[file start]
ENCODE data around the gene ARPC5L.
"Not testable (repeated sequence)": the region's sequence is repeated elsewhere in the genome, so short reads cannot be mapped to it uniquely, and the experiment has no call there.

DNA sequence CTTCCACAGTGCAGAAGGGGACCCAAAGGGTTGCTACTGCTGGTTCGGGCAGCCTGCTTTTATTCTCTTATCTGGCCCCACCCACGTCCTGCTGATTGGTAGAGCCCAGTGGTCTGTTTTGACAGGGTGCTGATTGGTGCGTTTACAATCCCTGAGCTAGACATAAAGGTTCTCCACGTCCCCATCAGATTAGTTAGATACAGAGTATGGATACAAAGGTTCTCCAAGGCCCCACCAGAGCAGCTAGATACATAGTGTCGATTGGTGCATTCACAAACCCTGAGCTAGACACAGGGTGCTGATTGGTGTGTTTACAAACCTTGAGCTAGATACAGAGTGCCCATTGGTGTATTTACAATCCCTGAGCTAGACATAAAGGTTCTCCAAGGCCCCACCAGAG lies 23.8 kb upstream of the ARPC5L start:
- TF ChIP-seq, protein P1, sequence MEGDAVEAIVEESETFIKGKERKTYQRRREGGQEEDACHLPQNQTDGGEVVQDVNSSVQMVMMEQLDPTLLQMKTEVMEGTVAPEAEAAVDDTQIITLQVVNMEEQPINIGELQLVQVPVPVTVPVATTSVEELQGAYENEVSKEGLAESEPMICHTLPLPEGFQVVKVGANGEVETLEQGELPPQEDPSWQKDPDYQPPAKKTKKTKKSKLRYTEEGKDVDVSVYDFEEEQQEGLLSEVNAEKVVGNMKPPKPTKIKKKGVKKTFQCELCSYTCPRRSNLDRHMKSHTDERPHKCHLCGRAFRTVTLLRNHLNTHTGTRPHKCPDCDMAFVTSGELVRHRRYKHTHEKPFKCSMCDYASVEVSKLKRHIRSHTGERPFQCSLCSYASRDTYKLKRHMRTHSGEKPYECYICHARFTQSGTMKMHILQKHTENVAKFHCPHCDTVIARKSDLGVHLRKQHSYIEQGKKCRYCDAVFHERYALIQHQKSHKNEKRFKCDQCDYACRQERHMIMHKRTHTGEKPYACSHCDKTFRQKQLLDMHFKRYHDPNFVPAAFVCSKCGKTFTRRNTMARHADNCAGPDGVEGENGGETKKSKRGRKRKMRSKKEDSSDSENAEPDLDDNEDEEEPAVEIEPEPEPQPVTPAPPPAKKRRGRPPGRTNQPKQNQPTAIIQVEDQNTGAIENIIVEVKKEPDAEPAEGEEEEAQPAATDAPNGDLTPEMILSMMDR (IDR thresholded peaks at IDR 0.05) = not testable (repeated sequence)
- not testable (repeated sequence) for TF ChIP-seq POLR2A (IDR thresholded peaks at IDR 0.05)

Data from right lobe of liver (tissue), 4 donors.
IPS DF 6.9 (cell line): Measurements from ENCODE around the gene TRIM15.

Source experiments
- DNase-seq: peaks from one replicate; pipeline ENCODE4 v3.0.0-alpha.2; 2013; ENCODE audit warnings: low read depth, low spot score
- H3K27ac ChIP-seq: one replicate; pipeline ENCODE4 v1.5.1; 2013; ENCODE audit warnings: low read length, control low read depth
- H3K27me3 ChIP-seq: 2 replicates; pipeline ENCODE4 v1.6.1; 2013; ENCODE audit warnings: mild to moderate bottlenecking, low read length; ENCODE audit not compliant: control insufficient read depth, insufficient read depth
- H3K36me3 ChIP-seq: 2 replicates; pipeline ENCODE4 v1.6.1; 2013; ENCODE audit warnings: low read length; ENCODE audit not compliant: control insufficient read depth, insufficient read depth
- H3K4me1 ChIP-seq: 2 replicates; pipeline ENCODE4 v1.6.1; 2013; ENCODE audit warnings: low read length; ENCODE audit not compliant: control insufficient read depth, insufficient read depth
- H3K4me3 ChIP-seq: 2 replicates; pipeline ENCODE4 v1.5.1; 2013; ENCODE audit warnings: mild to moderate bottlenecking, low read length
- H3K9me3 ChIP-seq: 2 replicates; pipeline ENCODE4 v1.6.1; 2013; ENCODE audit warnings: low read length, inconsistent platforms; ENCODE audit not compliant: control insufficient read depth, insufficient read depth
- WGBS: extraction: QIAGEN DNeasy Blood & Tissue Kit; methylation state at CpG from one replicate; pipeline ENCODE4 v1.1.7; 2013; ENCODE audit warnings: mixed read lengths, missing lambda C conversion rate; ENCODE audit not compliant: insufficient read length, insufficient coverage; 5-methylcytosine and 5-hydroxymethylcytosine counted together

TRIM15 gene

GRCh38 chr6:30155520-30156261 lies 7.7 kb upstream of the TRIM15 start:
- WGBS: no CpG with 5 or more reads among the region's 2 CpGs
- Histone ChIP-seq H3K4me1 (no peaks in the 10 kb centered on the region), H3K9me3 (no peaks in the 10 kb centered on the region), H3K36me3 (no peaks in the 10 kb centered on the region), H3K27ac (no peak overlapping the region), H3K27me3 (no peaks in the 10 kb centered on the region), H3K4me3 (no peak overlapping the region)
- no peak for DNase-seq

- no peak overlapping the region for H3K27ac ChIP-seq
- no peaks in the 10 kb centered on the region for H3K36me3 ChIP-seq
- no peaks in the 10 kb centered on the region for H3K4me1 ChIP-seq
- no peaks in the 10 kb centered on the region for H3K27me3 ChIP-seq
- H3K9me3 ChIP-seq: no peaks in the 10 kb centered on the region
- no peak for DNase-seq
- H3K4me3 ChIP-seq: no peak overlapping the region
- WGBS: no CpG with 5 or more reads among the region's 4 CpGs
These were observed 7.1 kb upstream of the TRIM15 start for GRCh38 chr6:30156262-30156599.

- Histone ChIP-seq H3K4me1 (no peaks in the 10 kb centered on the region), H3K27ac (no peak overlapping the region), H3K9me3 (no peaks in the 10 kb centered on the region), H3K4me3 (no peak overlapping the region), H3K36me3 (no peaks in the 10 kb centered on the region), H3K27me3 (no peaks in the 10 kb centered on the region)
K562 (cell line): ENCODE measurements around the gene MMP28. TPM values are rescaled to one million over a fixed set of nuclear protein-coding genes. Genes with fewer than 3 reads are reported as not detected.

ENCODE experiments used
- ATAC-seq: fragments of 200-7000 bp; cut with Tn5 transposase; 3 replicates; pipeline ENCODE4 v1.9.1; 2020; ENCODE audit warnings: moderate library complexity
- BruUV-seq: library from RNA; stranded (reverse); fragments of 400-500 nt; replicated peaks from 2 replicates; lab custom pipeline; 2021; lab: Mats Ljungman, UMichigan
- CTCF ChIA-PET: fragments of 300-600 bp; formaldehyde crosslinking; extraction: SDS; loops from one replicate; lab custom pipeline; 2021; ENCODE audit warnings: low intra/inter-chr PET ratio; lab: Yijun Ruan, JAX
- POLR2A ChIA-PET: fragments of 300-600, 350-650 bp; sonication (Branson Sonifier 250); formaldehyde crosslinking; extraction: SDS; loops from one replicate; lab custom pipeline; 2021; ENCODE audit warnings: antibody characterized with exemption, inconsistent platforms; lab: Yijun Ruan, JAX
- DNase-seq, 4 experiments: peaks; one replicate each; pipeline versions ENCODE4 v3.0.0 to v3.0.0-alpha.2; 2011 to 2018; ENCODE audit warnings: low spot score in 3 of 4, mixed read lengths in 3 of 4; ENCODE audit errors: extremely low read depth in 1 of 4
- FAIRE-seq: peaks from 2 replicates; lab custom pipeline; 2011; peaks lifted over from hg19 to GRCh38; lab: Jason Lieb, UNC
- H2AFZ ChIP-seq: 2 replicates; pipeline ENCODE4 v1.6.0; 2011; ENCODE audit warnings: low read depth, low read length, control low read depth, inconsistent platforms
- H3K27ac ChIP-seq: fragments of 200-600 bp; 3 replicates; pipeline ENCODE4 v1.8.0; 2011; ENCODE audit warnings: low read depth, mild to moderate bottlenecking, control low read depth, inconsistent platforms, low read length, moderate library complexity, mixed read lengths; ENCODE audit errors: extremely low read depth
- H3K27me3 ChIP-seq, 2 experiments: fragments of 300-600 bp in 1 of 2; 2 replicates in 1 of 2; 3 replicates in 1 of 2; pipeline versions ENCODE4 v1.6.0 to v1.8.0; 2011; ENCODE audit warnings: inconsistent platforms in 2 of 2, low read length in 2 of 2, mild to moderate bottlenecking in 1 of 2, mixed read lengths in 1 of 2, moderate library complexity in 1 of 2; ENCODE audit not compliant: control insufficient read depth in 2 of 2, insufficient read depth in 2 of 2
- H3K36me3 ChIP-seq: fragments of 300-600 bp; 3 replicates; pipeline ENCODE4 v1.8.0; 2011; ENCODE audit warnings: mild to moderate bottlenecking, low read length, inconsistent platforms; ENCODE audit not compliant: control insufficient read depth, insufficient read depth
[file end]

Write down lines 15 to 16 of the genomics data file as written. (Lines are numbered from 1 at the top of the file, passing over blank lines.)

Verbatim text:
- H3K9me3 ChIP-seq: 2 replicates; pipeline ENCODE4 v1.6.1; 2013; ENCODE audit warnings: low read length, inconsistent platforms; ENCODE audit not compliant: control insufficient read depth, insufficient read depth
- WGBS: extraction: QIAGEN DNeasy Blood & Tissue Kit; methylation state at CpG from one replicate; pipeline ENCODE4 v1.1.7; 2013; ENCODE audit warnings: mixed read lengths, missing lambda C conversion rate; ENCODE audit not compliant: insufficient read length, insufficient coverage; 5-methylcytosine and 5-hydroxymethylcytosine counted together